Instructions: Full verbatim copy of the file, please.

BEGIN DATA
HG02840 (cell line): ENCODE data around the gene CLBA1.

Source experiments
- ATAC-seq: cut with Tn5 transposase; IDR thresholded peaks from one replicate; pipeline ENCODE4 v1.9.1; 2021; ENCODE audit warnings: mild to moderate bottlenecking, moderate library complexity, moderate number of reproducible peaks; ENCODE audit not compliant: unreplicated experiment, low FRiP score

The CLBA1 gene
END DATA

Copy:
HG02840 (cell line): ENCODE data around the gene CLBA1.

Source experiments
- ATAC-seq: cut with Tn5 transposase; IDR thresholded peaks from one replicate; pipeline ENCODE4 v1.9.1; 2021; ENCODE audit warnings: mild to moderate bottlenecking, moderate library complexity, moderate number of reproducible peaks; ENCODE audit not compliant: unreplicated experiment, low FRiP score

The CLBA1 gene